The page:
Trapped in RM80 billion subsidy

- Advertisement - [resads_adspot id="2"]

A result of “ketuanan Melayu” policy, corruption and nepotism.

Finance Minister Tengku Zafrul Tengku Abdul Aziz said the subsidy bill for this year (2022) is expected to hit RM77.3 billion – the largest in the history of Malaysia. The subsidy included petrol, diesel, liquefied petroleum gas (RM37.3 billion), cooking oil (RM4 billion), flour and electricity (RM9.7 billion), Bantuan Keluarga Malaysia (BKM) (RM11.7 billion), and other subsidies (RM14.6 billion).

In actuality, only two-thirds of the subsidy amount (RM51 billion) is for essentials like petrol, diesel, gas, cooking oil, flour and electricity. The remaining one-third are cash handouts (RM11.7 billion) to fish for votes and other unknown subsidies (RM14.6 billion). The government can cancel the BKM cash aid, but then it will definitely lose power in the next national election.

The burning question is – what are the “other subsidies” amounting to RM14.6 billion, which is more than the cash handouts for the people? If the other subsidies included compensation to highway operators due to lopsided agreements in order to enrich elite politicians, then it’s unfair for the government to cry, whine, moan and bitch about the record-breaking subsidy for this year.

Senior Works Minister Fadillah Yusof revealed last year how the government must pay a whopping RM2.25 billion in compensation to several Klang Valley highways for freezing toll rates in 2021. PLUS Expressways’ compensation alone was more than RM1 billion. Obviously, these are corruptions or leakages – not subsidies – which do not benefit the people.

But even the subsidies for essentials are suspicious. For example, when the government tried to justify why subsidy for cooking oil needed to be scrapped, Finance Minister Tengku Zafrul said the government is currently subsidising about RM6 per kg for cooking oil. Current price is about RM8.50 per kg. Meaning the new price would be RM14.50 per kg.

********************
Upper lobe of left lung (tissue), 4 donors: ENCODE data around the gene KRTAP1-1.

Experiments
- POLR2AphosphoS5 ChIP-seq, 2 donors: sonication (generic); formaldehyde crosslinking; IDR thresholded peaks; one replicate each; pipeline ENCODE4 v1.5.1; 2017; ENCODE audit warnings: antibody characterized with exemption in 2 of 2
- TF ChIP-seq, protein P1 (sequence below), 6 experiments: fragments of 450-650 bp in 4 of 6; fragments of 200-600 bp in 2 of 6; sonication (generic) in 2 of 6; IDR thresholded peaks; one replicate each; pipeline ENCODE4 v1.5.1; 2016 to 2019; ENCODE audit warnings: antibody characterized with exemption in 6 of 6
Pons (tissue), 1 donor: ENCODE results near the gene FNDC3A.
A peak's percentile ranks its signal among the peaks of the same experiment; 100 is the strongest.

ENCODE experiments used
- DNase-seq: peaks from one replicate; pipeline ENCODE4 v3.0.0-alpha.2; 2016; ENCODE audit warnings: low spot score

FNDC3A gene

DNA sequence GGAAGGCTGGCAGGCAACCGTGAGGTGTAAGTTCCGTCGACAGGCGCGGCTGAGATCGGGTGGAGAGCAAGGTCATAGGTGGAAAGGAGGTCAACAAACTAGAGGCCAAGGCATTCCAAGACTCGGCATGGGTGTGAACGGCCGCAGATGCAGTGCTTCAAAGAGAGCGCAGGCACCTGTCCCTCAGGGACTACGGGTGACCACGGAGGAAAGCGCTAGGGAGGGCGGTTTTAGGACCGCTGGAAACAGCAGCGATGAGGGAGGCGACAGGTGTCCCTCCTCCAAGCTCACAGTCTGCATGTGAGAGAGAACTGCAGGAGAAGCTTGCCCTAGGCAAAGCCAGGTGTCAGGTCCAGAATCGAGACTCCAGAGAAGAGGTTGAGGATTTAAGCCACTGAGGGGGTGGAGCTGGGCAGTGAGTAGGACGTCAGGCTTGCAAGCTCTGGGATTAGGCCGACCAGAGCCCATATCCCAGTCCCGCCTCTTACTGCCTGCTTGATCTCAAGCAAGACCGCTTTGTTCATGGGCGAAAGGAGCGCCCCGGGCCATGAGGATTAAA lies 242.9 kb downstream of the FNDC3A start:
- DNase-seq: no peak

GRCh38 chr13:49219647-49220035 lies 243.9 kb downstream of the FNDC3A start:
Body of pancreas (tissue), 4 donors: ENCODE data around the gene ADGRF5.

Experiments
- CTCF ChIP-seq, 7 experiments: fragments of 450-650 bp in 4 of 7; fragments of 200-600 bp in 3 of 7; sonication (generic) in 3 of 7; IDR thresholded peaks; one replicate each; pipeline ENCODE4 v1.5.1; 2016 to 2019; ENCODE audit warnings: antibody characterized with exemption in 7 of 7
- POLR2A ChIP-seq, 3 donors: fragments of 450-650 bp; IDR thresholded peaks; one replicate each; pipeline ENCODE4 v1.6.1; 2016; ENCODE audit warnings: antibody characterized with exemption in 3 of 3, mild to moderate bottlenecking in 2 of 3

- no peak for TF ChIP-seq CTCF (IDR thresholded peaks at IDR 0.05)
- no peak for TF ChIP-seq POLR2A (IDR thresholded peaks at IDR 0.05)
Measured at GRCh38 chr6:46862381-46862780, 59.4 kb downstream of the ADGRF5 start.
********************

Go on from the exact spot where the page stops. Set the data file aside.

Finance Twitter

However, cooking oil in Indonesia was selling for 17,300 rupiah per litre – about RM5.15 per litre (1 litre = 1 kilogram). Both Malaysia and Indonesia cooking oil is made of palm oil. Even if Indonesian palm oil mafia exploits the market by doubling the price, it’s still RM10.30 per litre. So, how did Zafrul calculate that the unsubsidised price is RM14.50 per kg, when Indonesia sells for only RM5.15 per kg?

Afif Abd Halim/TMI

Interestingly, after the clueless and incompetent Ismail Sabri government made a U-turn in floating the chicken price and raising electricity tariff, Tengku Zafrul took credit by claiming the government’s commitment to the huge amount of subsidies was to reduce the cost of living. Did he just admit that the government did not care about the people – till the public uproars?

The finance minister appears to be lost whether the government was complaining about the RM80 billion subsidies, or was actually proud of the massive subsidies. Either way, the government has no one to blame but itself. The subsidy did not start yesterday, but rather decades ago – before the Ukraine invasion by Russia – under the current UMNO-led Barisan Nasional government.

The root cause of Malaysia’s troubles – national debt, subsidies, quotas, favouritism, unemployable graduates, corruption, cronyism and whatnot – is traceable to “Ketuanan Melayu”, the ideology of Malay supremacy espoused by UMNO (United Malays National Organization), the party that has dominated the country’s politics for more than six decades till its stunning defeat in 2018 General Election.

In the aftermath of the 1969 general election, deadly racial riots broke out between Malays and Chinese in several cities when opposition parties made gains at the expense of the ruling coalition, the Alliance Party (which would become today’s Barisan Nasional). The riots itself was a plot to seize power by Deputy Prime Minister Abdul Razak from Prime Minister Tunku Abdul Rahman.

The bloody riots led to the formation of NEP (New Economic Policy), giving Malays (or bumiputera, equivalent to Sanskrit “prince of soil”) preferential treatment in all spheres of public life. From senior positions in the civil service to 30% stake in all corporations and from special quota in universities to a discount of 5% to 15% on new housing developments, the NEP was supposed to uplift Malays.

But the racist policy has instead given birth to not only corruption at industrial scale, but is also a drag on the country’s economic competitiveness. During Mahathir Mohamad era as the 4th Prime Minister of Malaysia from 1981 to 2003, major infrastructure projects – the North-South Expressway, the Petronas Towers, the Putrajaya – were awarded to Malay companies with ties to UMNO.

Privatization program saw many public utilities become so-called GLCs (government-linked companies), tasked with representing and promoting bumiputera interests. However, the owners or major shareholders of those Malay companies were either family members or cronies of UMNO politicians, including Mahathir and subsequent prime ministers – Abdullah Badawi, Najib Razak, and Muhyiddin Yassin.

From multi-millionaires in the 1980s and 1990s to multi-billionaires in the 2000s, the NEP has indeed produced many super wealthy UMNO-Malays. But only a very small minority of Malays have benefited greatly. While poverty and underemployment remain a stubborn problem in the Malay community, politically-connected Bumiputra entrepreneurs have prospered off state patronage.